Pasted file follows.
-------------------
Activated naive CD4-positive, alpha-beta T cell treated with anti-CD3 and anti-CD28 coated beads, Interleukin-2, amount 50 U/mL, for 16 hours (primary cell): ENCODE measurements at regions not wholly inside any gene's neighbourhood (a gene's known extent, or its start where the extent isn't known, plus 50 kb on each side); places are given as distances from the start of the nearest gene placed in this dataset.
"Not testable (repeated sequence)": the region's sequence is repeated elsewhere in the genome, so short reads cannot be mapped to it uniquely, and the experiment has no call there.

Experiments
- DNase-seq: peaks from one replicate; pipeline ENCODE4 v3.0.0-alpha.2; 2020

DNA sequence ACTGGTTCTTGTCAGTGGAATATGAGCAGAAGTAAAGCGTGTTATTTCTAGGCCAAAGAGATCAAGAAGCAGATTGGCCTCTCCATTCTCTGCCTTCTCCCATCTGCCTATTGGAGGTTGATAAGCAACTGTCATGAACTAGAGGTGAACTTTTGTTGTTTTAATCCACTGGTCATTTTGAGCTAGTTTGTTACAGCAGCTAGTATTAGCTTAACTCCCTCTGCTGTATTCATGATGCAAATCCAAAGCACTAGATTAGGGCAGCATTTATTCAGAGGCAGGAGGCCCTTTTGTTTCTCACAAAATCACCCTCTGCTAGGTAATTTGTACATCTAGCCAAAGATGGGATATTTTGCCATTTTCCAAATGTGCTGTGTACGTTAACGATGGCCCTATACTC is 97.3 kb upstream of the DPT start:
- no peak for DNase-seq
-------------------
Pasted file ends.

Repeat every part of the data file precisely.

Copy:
Activated naive CD4-positive, alpha-beta T cell treated with anti-CD3 and anti-CD28 coated beads, Interleukin-2, amount 50 U/mL, for 16 hours (primary cell): ENCODE measurements at regions not wholly inside any gene's neighbourhood (a gene's known extent, or its start where the extent isn't known, plus 50 kb on each side); places are given as distances from the start of the nearest gene placed in this dataset.
"Not testable (repeated sequence)": the region's sequence is repeated elsewhere in the genome, so short reads cannot be mapped to it uniquely, and the experiment has no call there.

Experiments
- DNase-seq: peaks from one replicate; pipeline ENCODE4 v3.0.0-alpha.2; 2020

DNA sequence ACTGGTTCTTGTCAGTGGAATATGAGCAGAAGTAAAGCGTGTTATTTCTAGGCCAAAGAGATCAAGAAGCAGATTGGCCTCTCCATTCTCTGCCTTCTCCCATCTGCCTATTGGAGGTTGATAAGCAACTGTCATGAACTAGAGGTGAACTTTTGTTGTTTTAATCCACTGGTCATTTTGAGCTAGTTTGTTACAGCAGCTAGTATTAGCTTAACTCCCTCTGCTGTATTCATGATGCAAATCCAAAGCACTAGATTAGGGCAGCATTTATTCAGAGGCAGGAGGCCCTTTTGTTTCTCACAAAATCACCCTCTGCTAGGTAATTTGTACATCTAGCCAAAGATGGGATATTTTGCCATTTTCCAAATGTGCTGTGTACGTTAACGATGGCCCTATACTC is 97.3 kb upstream of the DPT start:
- no peak for DNase-seq